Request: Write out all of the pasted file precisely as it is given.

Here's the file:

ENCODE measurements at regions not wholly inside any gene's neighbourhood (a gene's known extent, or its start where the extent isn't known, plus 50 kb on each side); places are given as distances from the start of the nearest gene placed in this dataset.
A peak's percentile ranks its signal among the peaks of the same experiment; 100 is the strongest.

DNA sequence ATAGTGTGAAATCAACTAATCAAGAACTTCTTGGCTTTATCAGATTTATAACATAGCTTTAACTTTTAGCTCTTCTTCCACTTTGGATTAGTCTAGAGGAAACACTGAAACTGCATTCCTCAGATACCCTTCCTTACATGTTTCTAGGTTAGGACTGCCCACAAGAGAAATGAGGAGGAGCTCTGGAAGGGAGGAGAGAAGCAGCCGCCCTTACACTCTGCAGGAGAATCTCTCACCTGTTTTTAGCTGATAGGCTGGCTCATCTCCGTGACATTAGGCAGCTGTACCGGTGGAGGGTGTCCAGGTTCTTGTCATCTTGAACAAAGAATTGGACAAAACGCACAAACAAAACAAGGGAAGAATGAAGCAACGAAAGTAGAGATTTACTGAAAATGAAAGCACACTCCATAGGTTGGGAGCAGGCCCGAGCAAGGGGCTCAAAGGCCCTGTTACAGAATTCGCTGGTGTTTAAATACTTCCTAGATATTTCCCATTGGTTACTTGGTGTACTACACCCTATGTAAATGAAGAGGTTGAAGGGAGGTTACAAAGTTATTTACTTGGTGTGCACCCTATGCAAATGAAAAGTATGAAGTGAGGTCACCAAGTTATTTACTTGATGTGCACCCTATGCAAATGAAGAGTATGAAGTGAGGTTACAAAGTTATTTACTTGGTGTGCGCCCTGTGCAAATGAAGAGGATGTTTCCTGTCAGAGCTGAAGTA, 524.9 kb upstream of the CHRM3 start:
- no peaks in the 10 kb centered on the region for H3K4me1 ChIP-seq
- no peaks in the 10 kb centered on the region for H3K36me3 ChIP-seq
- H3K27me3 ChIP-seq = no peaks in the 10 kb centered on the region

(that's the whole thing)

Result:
ENCODE measurements at regions not wholly inside any gene's neighbourhood (a gene's known extent, or its start where the extent isn't known, plus 50 kb on each side); places are given as distances from the start of the nearest gene placed in this dataset.
A peak's percentile ranks its signal among the peaks of the same experiment; 100 is the strongest.

DNA sequence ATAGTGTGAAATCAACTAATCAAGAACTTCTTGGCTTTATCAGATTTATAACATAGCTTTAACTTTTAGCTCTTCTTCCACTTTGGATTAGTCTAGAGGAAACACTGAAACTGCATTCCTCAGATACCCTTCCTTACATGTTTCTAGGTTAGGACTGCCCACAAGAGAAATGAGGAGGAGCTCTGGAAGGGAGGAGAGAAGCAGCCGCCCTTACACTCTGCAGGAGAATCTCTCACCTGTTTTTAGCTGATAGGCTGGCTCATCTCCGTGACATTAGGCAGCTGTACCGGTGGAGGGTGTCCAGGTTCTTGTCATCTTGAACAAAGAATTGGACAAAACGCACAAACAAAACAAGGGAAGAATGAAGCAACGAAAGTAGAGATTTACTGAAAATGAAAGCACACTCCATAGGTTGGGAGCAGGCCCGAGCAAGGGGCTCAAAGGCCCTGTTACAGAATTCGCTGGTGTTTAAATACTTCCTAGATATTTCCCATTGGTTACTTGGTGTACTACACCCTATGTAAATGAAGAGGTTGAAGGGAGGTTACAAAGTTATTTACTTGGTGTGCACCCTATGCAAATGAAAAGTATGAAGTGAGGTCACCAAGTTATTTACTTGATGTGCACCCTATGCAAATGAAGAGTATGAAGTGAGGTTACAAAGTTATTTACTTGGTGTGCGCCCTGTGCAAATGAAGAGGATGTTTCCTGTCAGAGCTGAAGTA, 524.9 kb upstream of the CHRM3 start:
- no peaks in the 10 kb centered on the region for H3K4me1 ChIP-seq
- no peaks in the 10 kb centered on the region for H3K36me3 ChIP-seq
- H3K27me3 ChIP-seq = no peaks in the 10 kb centered on the region